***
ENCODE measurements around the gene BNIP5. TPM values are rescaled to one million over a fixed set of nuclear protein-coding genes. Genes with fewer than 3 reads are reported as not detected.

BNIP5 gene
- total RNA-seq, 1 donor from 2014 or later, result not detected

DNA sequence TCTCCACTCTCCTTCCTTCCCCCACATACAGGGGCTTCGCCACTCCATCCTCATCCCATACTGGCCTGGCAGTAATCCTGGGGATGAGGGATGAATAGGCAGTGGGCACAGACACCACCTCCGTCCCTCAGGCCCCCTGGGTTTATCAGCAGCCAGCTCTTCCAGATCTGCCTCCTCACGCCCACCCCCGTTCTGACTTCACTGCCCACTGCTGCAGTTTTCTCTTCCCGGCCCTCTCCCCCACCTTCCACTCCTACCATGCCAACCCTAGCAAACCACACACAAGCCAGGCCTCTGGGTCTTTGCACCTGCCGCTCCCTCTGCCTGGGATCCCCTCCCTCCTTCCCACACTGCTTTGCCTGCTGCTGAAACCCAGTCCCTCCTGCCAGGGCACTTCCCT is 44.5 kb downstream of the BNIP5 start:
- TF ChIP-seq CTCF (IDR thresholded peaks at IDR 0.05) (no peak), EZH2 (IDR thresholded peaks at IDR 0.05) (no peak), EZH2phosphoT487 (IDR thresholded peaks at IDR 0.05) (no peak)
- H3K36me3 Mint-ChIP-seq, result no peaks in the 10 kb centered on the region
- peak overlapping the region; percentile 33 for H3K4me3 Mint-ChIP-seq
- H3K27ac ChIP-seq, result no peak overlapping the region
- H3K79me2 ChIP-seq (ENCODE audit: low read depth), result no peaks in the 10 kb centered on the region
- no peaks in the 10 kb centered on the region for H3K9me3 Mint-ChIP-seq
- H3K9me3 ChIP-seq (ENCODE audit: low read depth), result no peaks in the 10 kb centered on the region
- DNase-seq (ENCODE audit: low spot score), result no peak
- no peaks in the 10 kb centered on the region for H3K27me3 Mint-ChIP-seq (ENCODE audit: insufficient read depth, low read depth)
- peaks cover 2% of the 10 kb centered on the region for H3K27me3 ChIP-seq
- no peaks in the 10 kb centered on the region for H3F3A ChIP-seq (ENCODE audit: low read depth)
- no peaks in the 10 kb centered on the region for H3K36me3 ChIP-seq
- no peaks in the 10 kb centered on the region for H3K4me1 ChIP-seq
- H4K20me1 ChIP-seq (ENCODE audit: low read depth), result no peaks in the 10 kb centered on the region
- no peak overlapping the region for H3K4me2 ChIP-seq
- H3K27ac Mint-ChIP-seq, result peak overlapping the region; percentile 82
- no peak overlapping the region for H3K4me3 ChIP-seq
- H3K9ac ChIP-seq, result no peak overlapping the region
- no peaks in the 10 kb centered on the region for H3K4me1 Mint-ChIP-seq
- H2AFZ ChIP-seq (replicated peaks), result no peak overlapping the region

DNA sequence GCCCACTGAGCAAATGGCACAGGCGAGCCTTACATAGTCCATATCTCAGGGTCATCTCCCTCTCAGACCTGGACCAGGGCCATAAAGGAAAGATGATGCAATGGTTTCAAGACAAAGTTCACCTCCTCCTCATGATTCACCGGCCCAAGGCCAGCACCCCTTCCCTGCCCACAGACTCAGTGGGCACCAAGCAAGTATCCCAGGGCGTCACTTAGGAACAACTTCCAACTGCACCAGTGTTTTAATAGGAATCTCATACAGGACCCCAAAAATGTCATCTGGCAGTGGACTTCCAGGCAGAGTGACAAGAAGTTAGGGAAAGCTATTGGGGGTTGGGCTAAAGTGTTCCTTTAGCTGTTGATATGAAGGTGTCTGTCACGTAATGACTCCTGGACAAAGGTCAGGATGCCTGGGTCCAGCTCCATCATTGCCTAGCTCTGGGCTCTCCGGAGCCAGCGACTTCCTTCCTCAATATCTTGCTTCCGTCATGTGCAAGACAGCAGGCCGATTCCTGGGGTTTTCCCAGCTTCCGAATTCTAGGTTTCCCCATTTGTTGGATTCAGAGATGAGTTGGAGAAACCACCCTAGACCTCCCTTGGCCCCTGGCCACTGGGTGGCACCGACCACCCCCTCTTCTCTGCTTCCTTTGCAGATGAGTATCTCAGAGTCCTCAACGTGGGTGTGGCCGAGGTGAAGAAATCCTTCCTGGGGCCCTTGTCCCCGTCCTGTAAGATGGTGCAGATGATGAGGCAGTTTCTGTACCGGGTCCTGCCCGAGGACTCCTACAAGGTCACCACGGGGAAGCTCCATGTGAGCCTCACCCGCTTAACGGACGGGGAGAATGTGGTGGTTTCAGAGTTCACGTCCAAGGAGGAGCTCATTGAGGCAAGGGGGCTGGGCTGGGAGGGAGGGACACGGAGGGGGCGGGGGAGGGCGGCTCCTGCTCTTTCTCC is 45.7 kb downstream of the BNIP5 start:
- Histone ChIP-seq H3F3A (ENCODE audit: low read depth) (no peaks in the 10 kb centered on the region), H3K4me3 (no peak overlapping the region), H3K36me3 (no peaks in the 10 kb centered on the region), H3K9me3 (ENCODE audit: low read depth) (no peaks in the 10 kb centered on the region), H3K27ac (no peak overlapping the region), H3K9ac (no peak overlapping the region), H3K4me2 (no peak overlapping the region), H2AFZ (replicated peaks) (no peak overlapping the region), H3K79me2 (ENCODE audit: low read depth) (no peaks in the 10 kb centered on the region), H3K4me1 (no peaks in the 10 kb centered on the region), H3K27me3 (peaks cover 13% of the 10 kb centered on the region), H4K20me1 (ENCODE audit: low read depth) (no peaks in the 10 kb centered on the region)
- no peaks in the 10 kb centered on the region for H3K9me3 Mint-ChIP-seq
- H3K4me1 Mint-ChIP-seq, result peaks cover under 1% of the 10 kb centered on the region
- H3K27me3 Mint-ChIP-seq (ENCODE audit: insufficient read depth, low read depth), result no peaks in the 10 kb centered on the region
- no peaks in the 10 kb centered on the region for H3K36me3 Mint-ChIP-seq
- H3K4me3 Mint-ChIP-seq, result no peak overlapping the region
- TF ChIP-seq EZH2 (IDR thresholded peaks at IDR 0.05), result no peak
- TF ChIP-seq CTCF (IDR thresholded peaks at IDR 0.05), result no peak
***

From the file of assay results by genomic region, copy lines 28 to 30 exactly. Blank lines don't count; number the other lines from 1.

- H3K4me1 Mint-ChIP-seq, result peaks cover under 1% of the 10 kb centered on the region
- H3K27me3 Mint-ChIP-seq (ENCODE audit: insufficient read depth, low read depth), result no peaks in the 10 kb centered on the region
- no peaks in the 10 kb centered on the region for H3K36me3 Mint-ChIP-seq